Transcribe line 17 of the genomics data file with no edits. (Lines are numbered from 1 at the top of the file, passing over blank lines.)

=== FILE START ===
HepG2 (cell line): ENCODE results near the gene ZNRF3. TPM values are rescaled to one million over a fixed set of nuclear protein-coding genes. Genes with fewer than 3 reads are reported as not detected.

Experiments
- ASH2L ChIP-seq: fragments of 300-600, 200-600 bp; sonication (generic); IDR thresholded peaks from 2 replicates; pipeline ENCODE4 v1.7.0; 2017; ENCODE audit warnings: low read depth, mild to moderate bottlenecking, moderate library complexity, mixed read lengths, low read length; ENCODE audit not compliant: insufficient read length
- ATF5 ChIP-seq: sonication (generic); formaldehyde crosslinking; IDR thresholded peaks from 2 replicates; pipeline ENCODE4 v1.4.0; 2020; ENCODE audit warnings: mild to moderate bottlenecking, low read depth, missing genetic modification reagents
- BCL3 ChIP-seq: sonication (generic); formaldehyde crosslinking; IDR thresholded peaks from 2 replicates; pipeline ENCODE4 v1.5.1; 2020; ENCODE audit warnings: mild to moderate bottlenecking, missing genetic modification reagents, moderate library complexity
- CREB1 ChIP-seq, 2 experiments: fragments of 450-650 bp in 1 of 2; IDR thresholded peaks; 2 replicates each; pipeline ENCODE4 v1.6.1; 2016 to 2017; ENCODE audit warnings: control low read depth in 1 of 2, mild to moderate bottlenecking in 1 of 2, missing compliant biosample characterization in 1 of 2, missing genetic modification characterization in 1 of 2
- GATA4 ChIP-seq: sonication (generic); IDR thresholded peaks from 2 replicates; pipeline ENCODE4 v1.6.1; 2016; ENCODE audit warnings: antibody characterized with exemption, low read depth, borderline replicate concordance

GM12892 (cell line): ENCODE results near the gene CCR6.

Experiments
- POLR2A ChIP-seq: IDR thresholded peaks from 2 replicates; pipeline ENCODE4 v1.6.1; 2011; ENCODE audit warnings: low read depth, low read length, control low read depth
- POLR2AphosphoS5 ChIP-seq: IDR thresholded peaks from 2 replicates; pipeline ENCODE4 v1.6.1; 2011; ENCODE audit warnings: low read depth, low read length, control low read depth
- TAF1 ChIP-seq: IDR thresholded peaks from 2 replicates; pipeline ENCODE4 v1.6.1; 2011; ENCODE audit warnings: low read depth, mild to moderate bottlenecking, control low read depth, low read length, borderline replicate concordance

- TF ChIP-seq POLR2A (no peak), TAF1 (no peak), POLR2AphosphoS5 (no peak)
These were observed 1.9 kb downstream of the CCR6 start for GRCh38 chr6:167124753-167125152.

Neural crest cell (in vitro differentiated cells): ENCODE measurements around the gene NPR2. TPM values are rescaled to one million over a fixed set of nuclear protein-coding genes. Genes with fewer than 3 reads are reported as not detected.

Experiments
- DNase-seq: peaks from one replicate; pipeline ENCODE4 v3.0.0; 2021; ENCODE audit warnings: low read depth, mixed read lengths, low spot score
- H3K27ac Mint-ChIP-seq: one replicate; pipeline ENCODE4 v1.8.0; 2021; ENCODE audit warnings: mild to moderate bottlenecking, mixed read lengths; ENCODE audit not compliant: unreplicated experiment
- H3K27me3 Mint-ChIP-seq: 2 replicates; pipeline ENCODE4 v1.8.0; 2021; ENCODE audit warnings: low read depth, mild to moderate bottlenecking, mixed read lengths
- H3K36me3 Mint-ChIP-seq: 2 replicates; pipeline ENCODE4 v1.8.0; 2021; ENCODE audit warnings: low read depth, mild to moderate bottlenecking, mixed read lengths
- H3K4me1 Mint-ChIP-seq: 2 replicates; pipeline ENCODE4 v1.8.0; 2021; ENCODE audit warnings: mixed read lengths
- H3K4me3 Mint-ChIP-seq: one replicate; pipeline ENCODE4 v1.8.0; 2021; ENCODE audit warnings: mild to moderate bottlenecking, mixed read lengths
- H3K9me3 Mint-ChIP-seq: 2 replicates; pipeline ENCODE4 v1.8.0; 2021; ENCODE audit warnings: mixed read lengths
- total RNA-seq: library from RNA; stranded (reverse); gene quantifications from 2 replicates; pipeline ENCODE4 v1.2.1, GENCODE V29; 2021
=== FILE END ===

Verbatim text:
- DNase-seq: peaks from one replicate; pipeline ENCODE4 v3.0.0; 2021; ENCODE audit warnings: low read depth, mixed read lengths, low spot score